Understanding Different Forms of Sugar

All types of sugar feed the germs in your mouth, leading to lactic acid production, tooth decay, and periodontal disease.  Knoxville dentist, Dr. Jim Erpenbach would not dream of expecting patients to cut out sugar all together. Even a meticulously healthy diet has some sugar. By educating yourself on what to look for, you can read the labels…

All types of sugar feed the germs in your mouth, leading to lactic acid production, tooth decay, and periodontal disease.  Knoxville dentist, Dr. Jim Erpenbach would not dream of expecting patients to cut out sugar all together. Even a meticulously healthy diet has some sugar. By educating yourself on what to look for, you can read the labels of the foods you eat and make the most educated choices.

Fructose and Glucose

Fructose is found in fruits and root vegetables, so in a natural state, it’s not harmful at all. When processed into high fructose corn syrup, you are exposing yourself to something as detrimental to your dental health as table sugar. High fructose corn syrup is found in many sugary drinks such as fruit punch and soda. Among other sources, glucose is produced by your own body to provide you with energy.

Sucrose

Add fructose and glucose together, and you have sucrose, the most common sugar in the human diet. Often working into your diet as table sugar, sucrose is behind most true “sweets” such as candy. Plant sources for sucrose include sugar cane and maple trees. Try to consume sucrose in moderation as the substance can fuel germs in your mouth to create plaque which later turns into tartar. Don’t forget to brush twice a day and visit Dr. Erpenbach every six months.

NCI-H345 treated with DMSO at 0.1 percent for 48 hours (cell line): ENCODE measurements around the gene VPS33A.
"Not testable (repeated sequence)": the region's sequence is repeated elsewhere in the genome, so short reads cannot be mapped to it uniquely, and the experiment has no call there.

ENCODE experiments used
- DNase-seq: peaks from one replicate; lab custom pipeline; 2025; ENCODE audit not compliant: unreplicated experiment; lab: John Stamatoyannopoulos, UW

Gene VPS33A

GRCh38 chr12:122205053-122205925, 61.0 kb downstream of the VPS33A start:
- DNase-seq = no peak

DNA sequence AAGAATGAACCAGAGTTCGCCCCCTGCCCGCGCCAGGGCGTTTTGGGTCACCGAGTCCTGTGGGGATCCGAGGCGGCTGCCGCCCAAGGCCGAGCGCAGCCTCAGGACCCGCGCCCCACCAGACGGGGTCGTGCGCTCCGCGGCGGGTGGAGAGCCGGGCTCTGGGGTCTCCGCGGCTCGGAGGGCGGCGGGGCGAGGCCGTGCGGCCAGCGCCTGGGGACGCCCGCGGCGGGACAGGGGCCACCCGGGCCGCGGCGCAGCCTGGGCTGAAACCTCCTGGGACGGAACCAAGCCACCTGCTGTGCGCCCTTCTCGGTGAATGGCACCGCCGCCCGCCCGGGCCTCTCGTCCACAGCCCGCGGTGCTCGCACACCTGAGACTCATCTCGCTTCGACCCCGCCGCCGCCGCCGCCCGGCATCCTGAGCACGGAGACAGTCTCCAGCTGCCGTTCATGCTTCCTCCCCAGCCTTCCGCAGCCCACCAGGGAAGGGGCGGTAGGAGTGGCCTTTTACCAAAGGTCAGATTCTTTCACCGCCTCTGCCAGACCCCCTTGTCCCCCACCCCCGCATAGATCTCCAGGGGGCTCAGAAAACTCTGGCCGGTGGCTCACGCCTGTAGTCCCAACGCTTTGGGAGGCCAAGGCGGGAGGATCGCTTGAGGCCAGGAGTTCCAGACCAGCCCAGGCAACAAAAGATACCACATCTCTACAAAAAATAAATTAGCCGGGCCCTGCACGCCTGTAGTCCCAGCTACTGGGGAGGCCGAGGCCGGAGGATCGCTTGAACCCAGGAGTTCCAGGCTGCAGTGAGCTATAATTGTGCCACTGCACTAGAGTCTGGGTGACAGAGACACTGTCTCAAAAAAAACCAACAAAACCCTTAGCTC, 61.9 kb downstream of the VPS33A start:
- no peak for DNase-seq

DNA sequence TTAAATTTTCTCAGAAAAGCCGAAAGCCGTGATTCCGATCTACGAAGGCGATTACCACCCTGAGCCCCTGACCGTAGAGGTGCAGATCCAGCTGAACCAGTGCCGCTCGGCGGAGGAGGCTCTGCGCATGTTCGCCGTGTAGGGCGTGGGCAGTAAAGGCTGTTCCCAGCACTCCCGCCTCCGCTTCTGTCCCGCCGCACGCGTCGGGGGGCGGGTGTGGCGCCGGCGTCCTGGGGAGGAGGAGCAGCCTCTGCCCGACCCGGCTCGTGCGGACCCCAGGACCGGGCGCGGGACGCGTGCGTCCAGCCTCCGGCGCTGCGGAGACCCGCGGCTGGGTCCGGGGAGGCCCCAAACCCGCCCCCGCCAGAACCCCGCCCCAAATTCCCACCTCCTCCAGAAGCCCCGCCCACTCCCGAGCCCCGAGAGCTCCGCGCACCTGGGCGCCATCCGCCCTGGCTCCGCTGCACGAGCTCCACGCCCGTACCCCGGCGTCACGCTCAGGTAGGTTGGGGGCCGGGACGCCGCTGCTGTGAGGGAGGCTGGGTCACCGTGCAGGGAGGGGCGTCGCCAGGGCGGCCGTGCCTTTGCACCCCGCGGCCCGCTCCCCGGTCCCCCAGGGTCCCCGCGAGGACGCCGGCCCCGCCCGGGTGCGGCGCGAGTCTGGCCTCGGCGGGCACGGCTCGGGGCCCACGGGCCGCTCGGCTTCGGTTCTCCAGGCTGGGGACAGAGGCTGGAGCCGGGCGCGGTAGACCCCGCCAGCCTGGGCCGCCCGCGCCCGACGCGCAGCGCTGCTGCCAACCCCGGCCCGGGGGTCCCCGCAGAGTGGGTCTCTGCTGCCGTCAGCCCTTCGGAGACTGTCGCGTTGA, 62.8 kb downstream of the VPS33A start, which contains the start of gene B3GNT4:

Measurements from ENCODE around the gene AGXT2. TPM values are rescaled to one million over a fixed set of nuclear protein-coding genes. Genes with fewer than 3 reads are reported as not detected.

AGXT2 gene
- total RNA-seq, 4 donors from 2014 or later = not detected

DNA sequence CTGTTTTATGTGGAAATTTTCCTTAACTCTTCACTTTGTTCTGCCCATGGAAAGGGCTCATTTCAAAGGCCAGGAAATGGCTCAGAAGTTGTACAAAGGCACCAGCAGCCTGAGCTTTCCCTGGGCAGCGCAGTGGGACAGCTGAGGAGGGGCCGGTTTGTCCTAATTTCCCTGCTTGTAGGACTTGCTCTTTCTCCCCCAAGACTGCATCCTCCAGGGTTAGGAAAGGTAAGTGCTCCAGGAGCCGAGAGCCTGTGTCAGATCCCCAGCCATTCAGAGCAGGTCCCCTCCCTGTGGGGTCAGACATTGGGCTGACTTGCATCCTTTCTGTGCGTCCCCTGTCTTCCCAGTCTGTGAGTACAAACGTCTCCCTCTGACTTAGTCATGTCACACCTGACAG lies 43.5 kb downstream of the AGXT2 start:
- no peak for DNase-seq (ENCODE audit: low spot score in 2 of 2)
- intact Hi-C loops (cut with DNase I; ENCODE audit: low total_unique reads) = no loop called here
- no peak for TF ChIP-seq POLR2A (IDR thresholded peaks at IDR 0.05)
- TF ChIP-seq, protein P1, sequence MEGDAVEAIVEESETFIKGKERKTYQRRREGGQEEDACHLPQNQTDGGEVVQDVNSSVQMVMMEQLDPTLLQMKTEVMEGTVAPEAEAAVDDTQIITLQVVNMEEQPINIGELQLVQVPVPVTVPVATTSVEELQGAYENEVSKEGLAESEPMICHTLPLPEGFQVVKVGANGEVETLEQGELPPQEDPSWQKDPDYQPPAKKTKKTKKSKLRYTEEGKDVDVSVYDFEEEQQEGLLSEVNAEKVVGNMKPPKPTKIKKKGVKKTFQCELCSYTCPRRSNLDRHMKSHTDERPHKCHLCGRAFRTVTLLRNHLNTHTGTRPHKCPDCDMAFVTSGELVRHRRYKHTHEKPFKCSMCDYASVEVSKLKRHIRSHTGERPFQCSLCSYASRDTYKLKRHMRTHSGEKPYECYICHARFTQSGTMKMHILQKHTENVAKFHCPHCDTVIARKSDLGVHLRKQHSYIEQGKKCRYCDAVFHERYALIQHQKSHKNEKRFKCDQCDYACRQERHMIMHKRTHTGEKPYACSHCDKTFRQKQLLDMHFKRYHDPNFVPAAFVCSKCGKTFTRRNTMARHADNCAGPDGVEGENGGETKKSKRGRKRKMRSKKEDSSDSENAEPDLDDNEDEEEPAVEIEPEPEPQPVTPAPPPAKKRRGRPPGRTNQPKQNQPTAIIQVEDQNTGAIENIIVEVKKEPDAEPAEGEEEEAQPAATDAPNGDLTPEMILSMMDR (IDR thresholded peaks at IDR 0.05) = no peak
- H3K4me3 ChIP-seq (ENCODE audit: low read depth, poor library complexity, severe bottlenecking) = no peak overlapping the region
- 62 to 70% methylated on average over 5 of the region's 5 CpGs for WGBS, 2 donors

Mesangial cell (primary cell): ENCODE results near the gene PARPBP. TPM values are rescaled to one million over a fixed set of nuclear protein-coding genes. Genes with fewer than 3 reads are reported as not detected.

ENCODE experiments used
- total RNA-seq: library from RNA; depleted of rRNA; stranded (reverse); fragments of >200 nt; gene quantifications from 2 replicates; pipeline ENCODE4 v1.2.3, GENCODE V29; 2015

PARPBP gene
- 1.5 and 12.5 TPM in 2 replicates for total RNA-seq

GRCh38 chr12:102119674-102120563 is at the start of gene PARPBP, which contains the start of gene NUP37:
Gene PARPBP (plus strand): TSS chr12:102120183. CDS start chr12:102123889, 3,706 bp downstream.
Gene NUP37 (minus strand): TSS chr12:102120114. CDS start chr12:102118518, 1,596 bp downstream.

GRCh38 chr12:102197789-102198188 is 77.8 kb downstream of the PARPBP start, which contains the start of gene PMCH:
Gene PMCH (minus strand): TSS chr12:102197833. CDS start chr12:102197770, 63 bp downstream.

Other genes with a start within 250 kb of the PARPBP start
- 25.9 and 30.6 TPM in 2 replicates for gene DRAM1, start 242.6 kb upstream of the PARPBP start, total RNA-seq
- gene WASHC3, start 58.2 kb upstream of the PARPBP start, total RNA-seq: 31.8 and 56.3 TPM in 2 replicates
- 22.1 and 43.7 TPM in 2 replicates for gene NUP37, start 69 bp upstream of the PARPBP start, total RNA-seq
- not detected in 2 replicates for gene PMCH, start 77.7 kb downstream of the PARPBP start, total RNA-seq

Lactose

Lactose does not taste sweet in and of itself. Formed by a combination of glucose and galactose, lactose is most known for its presence in dairy products. Dairy products are also full of calcium which counteracts the fact that lactose contains acid, keeping your teeth safe when you drink milk or eat cheese. Many people are lactose intolerant, however. The consumption of dairy can cause stomach cramps, nausea, vomiting, and diarrhea if you are highly sensitive to lactose.

Visit your Knoxville Dentist

Don’t forget to brush your teeth (or at the very least, rinse your mouth) after eating. Contact our Knoxville dental office to schedule an appointment with Dr. Erpenbach by calling (865) 240-2035. We are happy to provide comprehensive dentistry to patients in the Knoxville area.

Read more http://68.178.130.8/~erpenbac/knoxvilledentist.co/?p=923

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